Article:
Physiotherapists assess the client's level of mobility, strength, endurance and other physical abilities to determine the impact of their illness, condition or injury on their physical function, whether at work, rest or play.
Physiotherapists diagnose the condition and develop a treatment plan to help clients understand the condition and how it impacts their function. They help restore movement, reduce pain or mobility limitations. They measure the client's progress regularly and adjust the treatment as needed.
Physiotherapists provide valuable treatment for people across the life span from birth to older age. Primarily, they work in 3 areas:
- orthopaedics (back and neck pain, arthritis, sports injuries, motor vehicle accidents and after surgeries such as knee replacement)
- neurology (stroke, spinal cord injury, cerebral palsy, head injuries, Parkinson’s disease and multiple sclerosis)
- cardiorespiratory (asthma, pneumonia, cardiac surgery, cystic fibrosis, lung disease)
Physiotherapists also work in other areas such as women’s health (including pre and postnatal care, and other women’s health issues), paediatric and senior’s care and health promotion. They also help manage the physical complications of cancer and its treatment.
Physiotherapists work within a broad range of practice settings:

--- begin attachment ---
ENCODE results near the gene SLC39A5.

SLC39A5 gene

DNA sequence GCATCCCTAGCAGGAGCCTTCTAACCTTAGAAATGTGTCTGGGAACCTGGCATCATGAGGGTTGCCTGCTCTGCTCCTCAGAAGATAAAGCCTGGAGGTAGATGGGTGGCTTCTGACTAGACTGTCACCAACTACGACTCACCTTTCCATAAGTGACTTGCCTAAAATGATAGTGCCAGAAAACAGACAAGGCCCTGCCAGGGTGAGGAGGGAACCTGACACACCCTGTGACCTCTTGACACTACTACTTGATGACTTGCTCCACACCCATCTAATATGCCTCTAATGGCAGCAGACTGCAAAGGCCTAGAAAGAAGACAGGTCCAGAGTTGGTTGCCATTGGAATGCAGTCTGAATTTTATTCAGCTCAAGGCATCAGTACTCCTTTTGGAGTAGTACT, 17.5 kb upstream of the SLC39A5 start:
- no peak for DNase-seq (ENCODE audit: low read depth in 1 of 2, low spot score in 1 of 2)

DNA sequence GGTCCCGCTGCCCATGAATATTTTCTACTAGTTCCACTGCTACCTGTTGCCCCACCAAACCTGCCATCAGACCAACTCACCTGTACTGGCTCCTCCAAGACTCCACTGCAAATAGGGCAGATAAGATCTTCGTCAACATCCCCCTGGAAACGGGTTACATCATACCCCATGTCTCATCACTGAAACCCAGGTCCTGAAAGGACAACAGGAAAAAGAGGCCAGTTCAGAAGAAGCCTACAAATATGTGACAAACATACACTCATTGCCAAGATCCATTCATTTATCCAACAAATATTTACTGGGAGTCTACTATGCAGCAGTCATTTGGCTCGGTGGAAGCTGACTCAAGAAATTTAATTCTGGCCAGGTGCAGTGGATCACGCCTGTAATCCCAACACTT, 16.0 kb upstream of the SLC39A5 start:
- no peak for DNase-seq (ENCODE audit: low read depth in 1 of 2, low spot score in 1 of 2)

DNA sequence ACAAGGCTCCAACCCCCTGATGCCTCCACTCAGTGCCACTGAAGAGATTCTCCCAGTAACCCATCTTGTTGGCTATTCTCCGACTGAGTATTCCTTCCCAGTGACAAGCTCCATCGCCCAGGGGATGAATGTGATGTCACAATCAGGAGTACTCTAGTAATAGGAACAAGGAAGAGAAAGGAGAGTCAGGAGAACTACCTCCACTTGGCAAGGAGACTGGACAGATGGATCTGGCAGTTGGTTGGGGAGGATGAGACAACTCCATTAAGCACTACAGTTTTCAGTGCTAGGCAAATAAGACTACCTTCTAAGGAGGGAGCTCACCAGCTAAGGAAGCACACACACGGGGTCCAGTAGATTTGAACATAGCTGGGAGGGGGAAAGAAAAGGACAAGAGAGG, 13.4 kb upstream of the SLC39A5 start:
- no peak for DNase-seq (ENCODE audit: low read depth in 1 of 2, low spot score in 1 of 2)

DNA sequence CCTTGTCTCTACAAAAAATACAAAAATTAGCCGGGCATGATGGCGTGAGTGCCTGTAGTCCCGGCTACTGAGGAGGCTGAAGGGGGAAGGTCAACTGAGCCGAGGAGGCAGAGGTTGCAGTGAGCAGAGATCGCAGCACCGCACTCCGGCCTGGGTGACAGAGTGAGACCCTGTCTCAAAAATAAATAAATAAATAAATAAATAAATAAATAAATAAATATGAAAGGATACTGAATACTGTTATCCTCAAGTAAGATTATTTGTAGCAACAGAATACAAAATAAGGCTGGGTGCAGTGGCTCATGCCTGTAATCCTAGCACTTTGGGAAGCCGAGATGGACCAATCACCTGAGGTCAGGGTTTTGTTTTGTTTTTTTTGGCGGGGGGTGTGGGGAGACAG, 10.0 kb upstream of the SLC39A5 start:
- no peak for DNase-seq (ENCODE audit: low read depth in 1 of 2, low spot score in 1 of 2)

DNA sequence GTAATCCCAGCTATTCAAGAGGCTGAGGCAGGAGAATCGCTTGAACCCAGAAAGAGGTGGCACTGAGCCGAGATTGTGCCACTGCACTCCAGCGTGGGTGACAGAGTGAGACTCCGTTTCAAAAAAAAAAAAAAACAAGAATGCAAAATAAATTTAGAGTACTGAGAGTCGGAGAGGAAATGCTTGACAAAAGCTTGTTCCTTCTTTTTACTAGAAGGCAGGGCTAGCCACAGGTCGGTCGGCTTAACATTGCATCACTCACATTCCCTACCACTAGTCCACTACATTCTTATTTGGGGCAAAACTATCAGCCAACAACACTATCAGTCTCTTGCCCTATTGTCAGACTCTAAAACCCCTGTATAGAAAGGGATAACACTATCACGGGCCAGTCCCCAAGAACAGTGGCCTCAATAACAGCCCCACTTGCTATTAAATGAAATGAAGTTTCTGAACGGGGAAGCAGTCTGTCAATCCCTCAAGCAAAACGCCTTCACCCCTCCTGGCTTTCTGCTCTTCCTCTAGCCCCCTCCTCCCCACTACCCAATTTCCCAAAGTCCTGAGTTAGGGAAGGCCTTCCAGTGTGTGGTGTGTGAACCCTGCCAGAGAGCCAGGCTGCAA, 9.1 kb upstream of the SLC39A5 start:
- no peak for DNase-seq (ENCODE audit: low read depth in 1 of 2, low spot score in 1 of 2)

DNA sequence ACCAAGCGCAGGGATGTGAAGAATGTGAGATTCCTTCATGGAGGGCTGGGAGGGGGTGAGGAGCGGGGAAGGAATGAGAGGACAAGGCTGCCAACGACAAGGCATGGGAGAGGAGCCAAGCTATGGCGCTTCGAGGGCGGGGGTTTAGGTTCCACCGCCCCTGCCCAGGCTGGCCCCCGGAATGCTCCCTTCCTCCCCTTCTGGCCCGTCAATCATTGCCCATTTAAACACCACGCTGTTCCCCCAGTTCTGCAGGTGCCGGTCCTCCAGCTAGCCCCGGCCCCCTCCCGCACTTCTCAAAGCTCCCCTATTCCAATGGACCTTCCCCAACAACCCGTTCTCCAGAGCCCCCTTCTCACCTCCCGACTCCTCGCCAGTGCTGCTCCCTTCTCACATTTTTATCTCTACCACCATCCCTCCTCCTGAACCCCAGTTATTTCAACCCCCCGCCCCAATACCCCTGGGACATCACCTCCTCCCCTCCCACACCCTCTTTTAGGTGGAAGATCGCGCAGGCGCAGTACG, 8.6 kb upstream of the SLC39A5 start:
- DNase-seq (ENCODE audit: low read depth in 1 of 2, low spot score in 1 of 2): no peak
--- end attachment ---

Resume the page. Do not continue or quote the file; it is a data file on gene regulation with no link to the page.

- Home and community:
- individual homes, primary care settings, community health clinics, on sports fields with teams, sports medicine clinics, and workers compensation boards
- Health and education facilities:
- Hospitals, long term care facilities, rehabilitation centres, sports and recreation centres, schools, universities and colleges, and research centres
- Industry and business:
- private practices, health promotion agencies, corporations, rehabilitation companies, insurance, construction, oil and gas companies, high technology firms
- All levels of government advising on policy, health promotion, public health, primary health, disability prevention/management, and international rehabilitation program development.
There are 14 Universities in Canada offering Physiotherapy Masters Programs.
Physiotherapy is not offered as a program of study in the province of Newfoundland and Labrador. The Government of Newfoundland and Labrador has a seat purchase arrangement with the School of Physiotherapy at Dalhousie University, the only PT education program in Atlantic Canada, for students who are residents of Newfoundland and Labrador.
Applicants seeking admission to the MSc (Physiotherapy) entry level program at Dalhousie University must have completed an undergraduate degree and several pre-requisite courses.
For more information regarding applications and pre-requisites see the MSc (Physiotherapy) program at Dalhousie University.
Each school has their own application process, pre-requisite courses, dates and deadlines for application.
Students are advised to check directly with the universities to which they plan to apply to ensure that their prerequisite course selection is appropriate and transferable for credit. As universities change their admission requirements from time to time, it is important to consult the websites of the universities to which you plan to apply in order to keep current on the admission requirements.
For more information, about the various MSc (Physiotherapy) in Canada, please go to The Canadian Council of Physiotherapy University Programs.
- Newfoundland and Labrador Physiotherapy Association (NLPA)
- Canadian Physiotherapy Association (CPA)
- World Physiotherapy
- Canadian Council of Physiotherapy University Programs
Alberta College and Association of Physiotherapists videos:
Danny and Marilyn’s Story